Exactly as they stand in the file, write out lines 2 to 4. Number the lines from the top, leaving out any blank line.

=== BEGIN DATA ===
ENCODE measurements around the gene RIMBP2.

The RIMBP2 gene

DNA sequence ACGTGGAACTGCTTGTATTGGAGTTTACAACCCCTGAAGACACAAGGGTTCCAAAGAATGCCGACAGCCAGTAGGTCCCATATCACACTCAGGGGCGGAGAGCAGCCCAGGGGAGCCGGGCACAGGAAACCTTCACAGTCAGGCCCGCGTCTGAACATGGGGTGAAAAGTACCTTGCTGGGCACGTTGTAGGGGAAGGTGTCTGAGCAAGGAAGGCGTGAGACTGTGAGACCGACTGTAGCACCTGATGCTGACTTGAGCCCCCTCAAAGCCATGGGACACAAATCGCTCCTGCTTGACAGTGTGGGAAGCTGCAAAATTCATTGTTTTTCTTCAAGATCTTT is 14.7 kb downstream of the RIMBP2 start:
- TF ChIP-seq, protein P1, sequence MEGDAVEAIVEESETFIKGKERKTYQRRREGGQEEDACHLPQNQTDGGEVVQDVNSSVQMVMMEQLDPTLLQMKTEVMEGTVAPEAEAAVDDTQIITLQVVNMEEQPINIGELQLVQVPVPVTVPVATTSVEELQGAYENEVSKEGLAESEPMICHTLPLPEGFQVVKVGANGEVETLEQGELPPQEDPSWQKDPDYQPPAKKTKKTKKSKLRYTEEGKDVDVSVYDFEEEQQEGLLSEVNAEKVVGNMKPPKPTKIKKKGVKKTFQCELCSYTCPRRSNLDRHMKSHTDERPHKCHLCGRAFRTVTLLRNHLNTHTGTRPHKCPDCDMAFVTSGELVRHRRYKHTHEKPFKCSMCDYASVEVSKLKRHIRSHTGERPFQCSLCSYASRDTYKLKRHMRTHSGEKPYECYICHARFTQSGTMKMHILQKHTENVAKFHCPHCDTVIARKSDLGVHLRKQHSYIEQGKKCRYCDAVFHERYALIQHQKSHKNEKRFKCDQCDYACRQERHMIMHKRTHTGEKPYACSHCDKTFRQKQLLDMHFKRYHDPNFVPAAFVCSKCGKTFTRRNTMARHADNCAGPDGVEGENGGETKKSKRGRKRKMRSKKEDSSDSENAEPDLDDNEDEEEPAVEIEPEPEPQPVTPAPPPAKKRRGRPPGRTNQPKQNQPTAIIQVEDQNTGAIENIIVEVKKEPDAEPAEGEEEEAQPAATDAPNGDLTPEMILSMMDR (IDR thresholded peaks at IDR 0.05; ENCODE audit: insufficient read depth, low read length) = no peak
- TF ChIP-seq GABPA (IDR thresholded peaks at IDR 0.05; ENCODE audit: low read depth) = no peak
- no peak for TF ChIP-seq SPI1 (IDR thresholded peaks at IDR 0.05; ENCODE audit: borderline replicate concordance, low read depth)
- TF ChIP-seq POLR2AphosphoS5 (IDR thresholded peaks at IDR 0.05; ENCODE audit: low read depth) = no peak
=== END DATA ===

The RIMBP2 gene

DNA sequence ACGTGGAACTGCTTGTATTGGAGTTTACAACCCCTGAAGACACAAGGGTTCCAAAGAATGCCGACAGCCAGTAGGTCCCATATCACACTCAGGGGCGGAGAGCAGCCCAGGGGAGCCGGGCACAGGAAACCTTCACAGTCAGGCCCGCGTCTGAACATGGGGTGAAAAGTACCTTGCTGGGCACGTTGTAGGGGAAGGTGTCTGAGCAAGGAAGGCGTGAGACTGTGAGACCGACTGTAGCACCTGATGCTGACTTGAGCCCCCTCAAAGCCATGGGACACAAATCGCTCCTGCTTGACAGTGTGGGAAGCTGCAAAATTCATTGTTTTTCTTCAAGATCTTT is 14.7 kb downstream of the RIMBP2 start:
- TF ChIP-seq, protein P1, sequence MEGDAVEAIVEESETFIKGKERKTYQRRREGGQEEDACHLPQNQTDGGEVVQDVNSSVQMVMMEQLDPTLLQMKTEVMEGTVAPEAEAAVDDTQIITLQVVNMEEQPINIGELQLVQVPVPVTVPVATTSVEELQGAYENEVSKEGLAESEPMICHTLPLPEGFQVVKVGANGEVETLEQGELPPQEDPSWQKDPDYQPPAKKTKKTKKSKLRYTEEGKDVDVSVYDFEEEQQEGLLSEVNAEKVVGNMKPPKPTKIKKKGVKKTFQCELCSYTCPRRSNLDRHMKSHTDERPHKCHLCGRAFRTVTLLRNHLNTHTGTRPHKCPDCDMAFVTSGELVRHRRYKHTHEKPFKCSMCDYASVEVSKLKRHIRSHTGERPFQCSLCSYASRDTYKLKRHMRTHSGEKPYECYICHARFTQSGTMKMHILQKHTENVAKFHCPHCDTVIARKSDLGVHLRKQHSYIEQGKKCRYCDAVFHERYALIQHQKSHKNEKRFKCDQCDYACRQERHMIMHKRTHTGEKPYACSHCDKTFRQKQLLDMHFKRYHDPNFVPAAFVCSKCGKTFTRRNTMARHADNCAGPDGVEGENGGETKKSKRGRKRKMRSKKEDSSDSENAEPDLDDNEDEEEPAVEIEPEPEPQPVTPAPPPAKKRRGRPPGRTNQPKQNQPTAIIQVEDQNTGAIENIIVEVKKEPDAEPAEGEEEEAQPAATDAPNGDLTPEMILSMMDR (IDR thresholded peaks at IDR 0.05; ENCODE audit: insufficient read depth, low read length) = no peak